The news media often plays up warnings about health risks. Most warnings are based on the newest exotic disease to appear: mad cow disease, the avian flu, SARS and West Nile virus. Every time the television network news hypes a disease, viewers across the nation have something new to worry about.
Fortunately, most of us are at an extremely low risk of ever acquiring these diseases. Unfortunately, we tend to spend time worrying about them rather than about health risks that are more likely to affect our health, such as poor diets and lack of exercise.
"Risk: A Guide for Deciding What's Really Safe and What's Really Dangerous in the World Around You" was published in 2002. The authors, David Ropeik and George Gray, are from the Harvard Center for Risk Analysis. They gathered scientific information about many health hazards and analyzed the risks to human health.
Ropeik and Gray define risk as "the probability that exposure to a hazard will lead to a negative consequence." There are two parts to their risk analysis. One is the likelihood of exposure to the hazard. The other is the consequences in terms of severity and number of victims.
For example, Americans have a high likelihood of being in motor vehicle crashes, since most of us are exposed to this risk on a daily basis. The consequences of being in a motor vehicle crash are in the medium range (some are killed, some have no injuries, many have moderate but not life-threatening injuries).
The authors point out that our fears of certain risks often don't match the facts. We tend to worry about new risks, such as mad cow disease, rather than old risks, such as food poisoning. We worry more about man-made, such as radiation from cellular phones, than natural risks, such as radiation from the sun. The evidence shows that we are at much higher risk of food poisoning than of mad cow disease. Sun exposure causes more than a million cases of cancer and eye damage each year, whereas the threat of health problems from cell phones is incredibly low.
In general, we feel more fearful when we are passengers in an airplane, and feel less afraid when we are in control in the driver's seat of a car, even though our risk of death in a motor vehicle crash is much higher than the risk of death in an airplane crash.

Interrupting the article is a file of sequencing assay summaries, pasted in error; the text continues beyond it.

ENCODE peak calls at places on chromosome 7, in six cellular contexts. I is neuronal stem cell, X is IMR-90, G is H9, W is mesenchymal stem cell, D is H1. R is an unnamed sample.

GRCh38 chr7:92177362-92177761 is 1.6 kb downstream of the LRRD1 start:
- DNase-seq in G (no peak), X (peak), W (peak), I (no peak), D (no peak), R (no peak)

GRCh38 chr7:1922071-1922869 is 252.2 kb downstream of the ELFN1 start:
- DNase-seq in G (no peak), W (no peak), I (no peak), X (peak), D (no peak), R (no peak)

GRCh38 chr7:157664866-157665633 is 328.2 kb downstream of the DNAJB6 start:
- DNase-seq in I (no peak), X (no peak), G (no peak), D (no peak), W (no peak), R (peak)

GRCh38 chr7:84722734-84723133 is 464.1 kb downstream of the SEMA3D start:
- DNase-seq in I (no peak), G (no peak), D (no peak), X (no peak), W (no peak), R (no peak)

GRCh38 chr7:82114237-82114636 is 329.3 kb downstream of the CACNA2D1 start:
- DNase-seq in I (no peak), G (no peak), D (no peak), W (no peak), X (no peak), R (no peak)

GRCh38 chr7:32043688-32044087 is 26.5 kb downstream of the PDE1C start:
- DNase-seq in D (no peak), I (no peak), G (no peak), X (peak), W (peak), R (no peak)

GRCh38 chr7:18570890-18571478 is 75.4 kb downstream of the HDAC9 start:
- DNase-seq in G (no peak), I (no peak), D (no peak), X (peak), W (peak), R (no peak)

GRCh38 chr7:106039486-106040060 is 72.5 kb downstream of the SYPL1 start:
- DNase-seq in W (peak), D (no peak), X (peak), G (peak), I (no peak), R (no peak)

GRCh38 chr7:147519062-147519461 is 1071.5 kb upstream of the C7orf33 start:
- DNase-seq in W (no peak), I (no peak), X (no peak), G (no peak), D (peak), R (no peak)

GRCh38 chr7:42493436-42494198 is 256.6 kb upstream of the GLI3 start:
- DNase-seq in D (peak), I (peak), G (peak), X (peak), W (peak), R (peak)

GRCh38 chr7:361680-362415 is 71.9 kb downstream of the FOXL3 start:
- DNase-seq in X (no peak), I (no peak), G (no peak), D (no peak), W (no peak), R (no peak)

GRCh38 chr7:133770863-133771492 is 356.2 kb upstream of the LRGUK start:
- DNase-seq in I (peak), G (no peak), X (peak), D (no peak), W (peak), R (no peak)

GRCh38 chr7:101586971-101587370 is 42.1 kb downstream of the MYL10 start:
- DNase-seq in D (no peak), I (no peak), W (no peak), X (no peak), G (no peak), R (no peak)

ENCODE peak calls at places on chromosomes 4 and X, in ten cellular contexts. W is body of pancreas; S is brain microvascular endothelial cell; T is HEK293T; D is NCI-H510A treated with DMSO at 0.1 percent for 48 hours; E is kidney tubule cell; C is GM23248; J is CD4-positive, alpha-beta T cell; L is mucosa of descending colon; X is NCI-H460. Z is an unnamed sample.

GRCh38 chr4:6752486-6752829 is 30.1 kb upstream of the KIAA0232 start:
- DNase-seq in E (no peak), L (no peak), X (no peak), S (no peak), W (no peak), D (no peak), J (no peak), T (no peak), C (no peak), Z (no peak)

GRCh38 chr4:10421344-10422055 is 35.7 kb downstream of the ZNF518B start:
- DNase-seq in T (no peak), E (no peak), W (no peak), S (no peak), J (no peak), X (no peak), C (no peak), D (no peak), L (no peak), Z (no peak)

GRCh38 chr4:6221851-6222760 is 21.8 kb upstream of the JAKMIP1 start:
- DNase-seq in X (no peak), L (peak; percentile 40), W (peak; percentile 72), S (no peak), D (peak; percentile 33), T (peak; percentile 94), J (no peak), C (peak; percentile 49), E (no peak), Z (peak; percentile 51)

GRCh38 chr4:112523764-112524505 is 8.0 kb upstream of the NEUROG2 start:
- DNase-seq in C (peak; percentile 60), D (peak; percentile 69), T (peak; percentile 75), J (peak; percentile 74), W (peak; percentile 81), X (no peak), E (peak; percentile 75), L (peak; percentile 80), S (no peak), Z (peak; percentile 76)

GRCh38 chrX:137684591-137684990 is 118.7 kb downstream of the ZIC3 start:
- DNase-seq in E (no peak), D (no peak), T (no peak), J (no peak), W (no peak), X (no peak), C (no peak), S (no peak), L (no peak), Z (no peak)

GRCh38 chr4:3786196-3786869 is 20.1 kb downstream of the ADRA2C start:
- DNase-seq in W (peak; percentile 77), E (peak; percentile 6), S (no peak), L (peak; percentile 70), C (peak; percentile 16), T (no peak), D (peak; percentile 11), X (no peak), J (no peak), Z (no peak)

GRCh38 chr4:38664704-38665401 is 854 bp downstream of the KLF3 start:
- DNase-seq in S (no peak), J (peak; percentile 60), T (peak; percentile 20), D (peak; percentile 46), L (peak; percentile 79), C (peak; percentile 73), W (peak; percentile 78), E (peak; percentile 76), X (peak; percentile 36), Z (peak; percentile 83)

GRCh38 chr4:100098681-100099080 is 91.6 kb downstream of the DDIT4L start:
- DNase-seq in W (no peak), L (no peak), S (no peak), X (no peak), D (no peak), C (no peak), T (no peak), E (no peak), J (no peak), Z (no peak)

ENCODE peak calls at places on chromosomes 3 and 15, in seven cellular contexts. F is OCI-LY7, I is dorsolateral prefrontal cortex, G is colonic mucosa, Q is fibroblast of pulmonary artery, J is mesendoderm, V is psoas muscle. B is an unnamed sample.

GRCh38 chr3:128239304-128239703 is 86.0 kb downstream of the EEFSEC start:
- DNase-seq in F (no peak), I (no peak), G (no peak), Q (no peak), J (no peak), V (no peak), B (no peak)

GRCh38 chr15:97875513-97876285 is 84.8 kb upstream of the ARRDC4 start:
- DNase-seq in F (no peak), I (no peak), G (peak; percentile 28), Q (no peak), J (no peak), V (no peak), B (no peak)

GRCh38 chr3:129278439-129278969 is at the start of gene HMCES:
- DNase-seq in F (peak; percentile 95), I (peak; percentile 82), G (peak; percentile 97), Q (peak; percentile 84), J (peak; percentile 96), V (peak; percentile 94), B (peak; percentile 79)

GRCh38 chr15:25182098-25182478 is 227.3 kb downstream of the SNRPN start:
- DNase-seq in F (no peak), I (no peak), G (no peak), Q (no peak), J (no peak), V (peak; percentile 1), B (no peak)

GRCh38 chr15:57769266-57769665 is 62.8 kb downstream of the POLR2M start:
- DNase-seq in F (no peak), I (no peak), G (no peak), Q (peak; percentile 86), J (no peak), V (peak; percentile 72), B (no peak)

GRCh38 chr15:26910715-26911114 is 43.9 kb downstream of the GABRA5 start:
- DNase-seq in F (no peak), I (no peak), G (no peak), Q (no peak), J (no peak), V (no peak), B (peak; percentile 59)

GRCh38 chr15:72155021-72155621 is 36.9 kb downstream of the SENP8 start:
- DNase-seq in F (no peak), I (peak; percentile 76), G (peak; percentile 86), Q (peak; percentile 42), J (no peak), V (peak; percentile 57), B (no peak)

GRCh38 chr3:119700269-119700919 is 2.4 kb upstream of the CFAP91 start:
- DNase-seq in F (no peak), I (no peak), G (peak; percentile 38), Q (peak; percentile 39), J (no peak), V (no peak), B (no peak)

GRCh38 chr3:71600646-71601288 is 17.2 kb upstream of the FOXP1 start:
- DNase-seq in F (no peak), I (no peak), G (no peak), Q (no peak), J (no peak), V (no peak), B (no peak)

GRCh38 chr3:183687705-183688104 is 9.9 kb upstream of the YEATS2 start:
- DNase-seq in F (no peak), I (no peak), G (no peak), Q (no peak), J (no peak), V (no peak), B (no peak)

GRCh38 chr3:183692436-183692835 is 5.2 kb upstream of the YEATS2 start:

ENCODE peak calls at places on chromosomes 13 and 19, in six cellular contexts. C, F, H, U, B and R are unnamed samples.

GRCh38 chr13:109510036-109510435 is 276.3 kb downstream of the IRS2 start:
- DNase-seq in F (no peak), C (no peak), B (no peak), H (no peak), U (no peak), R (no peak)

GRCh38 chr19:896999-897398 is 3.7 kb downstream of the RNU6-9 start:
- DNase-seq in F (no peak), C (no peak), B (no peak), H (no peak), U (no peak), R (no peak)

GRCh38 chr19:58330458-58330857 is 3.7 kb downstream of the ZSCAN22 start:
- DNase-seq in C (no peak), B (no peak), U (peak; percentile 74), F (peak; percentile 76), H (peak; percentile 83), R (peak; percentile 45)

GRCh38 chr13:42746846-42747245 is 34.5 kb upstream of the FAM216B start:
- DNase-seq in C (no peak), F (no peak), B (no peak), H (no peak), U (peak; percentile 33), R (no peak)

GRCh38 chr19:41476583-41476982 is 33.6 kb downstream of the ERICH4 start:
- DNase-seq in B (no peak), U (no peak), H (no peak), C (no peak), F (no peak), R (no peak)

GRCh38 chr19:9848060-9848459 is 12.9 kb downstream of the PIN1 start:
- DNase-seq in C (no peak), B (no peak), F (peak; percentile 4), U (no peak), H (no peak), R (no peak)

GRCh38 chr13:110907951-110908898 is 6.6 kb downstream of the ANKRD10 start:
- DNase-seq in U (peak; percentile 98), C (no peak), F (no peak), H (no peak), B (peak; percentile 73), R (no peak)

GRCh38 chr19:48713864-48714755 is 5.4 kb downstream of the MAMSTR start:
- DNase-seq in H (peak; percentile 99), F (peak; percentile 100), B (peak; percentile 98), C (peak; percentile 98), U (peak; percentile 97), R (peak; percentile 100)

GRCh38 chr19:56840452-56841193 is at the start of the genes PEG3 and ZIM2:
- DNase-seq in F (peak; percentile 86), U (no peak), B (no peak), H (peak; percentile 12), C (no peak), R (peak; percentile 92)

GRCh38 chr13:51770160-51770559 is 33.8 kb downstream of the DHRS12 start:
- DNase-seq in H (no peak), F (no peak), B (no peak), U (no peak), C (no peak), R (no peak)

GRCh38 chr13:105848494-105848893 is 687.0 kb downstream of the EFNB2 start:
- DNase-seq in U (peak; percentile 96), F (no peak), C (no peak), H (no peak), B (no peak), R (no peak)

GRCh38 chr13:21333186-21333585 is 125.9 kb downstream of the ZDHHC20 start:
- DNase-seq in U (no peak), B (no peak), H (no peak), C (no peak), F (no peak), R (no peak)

Also, dying in a frightening and gruesome way worries us more than dying in a less awful way. For example, people swimming in the ocean worry more about a shark attack than drowning, even though death by drowning is much more likely.
Adults are more afraid of risks to their children than of risks to themselves. Teenagers tend to see themselves as immune to harm, so they may engage in risky behavior - alcohol and drug use, reckless driving, unprotected sex - without acknowledging the risk involved.
There are actions you can take to decrease your risk of death and disease. These include the obvious: don't smoke, don't abuse alcohol or drugs, don't drive while intoxicated, exercise daily, use seat belts and wear sunscreen. Some people try to decrease their risk of disease even further by eating only organically grown food.
There are many risks you can't directly control, such as ozone depletion and the threat of terrorism. You can't control how other people drive, or prevent them from talking on a cell phone while driving.
If you are a worrier, I recommend Ropeik and Gray's book. It will help you focus on true risks to your health, and what you can do to reduce your risk.
Kathryn B. Brown is a family nurse practitioner with a master's degree in nursing from OHSU. Is there a health topic you would like to read about? Send ideas to email@example.com.